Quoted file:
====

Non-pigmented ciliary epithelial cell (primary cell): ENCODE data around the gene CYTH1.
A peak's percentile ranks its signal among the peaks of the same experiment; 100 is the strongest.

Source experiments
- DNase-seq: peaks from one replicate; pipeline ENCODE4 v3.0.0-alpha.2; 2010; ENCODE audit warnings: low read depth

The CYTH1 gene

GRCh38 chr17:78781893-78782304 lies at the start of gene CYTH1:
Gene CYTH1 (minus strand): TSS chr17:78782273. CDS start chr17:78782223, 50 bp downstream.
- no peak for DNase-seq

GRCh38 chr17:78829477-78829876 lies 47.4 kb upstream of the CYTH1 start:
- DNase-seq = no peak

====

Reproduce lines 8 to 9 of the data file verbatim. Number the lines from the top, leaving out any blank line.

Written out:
- no peak for DNase-seq

GRCh38 chr17:78829477-78829876 lies 47.4 kb upstream of the CYTH1 start: